The fearless lawyers at Pickett Dummigan brought an unusual lawsuit a while back regarding a drunk driving accident. They represent Ashley Schutz for extremely serious injuries that she received after she drank way too much alcohol and then caused a car crash. The suit is complex and has multiple defendants and causes of action, but in this post, I’ll be focusing on one small and very interesting part of the case, which involves part of Ms. Schutz’s claim against La Costita, the bar that served her the alcohol.
I can already hear the question: “But it was Schutz’s fault that she drank and drove; how could she sue the bar for a crash that was her own fault?” Read on, intrepid blog-reader!
This particular portion of her lawsuit alleges that the bar served her far more alcohol than they should have. Her blood alcohol level was three times the legal limit after the crash. Bars are required to have servers who are trained well and who abide by the OLCC’s rules. One of those rules is that they may not serve someone who is “visibly intoxicated.” Was Schutz visibly intoxicated, and did La Costita serve her anyway? We’ll never know, at least as things stand now, because the Oregon Court of Appeals has upheld a law, ORS 471.565, stating that a person who was drinking may not sue the bar that overserved them, without any regard for the actual facts of the particular situation.
Does this law make sense? Well, a lot of people think so. If a bar over-serves Jack, who drives a car into Alice, then Alice can sue the bar for getting Jack too drunk, but Jack cannot sue the bar. It’s a law for personal responsibility. Jack got himself drunk, and shouldn’t be able to put that responsibility onto the bar that served him.
That’s the argument anyway. Counter-argument: now the bar gets away scot-free for breaking the OLCC guidelines regarding over-serving. And make no mistake: La Costita served a 24-year-old woman who was out drinking with her boss, and they served her enough to get her to THREE times the legal limit. Depending on her body weight and how much time passed, that’s probably six to nine drinks, though it could be even more.
Based on the Court of Appeals decision, one of the arguments that her lawyer Randy Pickett made was that the law prohibiting people from suing a bar that overserved them violates Article I Section 10 of the Oregon Constitution. This is a much-beloved section of our state’s Constitution that reads: ” . . . every man shall have remedy by due course of law for injury done him in his person, property, or reputation.” So Picket’s argument is that ORS 471.565 is unconstitutional because it leaves Schutz with no remedy for an injury done to her by the restaurant.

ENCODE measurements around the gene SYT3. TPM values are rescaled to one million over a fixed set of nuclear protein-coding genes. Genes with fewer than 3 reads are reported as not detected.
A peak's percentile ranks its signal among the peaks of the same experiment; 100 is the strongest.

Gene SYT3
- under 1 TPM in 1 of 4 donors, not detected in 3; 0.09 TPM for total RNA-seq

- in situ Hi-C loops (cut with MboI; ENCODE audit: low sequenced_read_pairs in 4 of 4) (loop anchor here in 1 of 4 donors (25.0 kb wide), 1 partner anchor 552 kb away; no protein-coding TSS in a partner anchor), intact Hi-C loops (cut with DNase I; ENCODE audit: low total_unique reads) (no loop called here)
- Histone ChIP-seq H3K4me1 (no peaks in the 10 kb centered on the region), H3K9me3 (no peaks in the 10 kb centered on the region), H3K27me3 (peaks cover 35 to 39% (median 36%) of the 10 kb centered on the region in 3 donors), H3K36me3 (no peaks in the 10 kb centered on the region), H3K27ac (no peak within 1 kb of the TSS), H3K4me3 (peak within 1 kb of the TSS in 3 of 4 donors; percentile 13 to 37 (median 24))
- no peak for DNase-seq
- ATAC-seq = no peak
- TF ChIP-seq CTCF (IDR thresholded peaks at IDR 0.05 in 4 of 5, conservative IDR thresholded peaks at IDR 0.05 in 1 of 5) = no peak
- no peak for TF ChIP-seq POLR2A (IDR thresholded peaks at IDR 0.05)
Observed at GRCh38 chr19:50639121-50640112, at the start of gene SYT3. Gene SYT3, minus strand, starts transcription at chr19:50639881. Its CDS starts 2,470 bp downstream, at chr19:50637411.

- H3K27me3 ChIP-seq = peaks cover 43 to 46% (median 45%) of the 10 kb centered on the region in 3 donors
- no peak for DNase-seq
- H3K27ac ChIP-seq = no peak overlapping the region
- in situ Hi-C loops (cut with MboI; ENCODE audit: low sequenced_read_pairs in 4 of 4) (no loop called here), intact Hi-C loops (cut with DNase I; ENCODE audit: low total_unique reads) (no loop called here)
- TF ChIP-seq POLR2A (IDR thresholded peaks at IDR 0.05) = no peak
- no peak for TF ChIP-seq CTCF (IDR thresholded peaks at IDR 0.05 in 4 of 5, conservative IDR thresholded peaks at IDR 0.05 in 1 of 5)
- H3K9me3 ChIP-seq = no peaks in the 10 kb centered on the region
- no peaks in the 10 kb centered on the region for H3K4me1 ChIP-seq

A jury already has the duty to compare the negligence of different parties before issuing a verdict, i.e. they have to make the decision as to who is at fault and to what extent. So if a jury decided that Schutz was 50% responsible (she should have stopped drinking sooner, or taken a taxi), but La Cosita was also 50% responsible (they should have stopped serving her sooner, or called her a taxi), then La Cosita would be responsible for 50% of any damages.
And what’s more, if La Cosita was 49% or less responsible, they wouldn’t have to pay anything at all, according to Oregon comparative negligence laws. So there’s already a mechanism in place by which a jury of our peers can determine whose fault it was. ORS 471.565 takes away the chance to have a jury consider the facts of this particular situation and make an informed decision. It takes away Schutz’s right to her day in court, and I hope the Supreme Court holds it to be unconstitutional.
The Court of Appeals took this argument seriously, but decided against it based on Oregon Supreme Court cases already on the books. I don’t have any inside information on this case, and I have not spoken with any of the lawyers involved in it, but my guess is that Pickett Dummigan expected to lose in the Court of Appeals, and that their plan is to use this case to ask the Supreme Court to reconsider the constitutionality of ORS 471.565.
As I said at the start, it takes a brave lawyer to bring a case that asks the Supreme Court to make a law unconstitutional. They will be putting in years of litigation, and lots of time and expense, without any hope of recouping any of it if they don’t win. And it’s a long shot. Lawyers like Pickett, and others who are willing to take on this kind of litigation risk, are heroes in my book.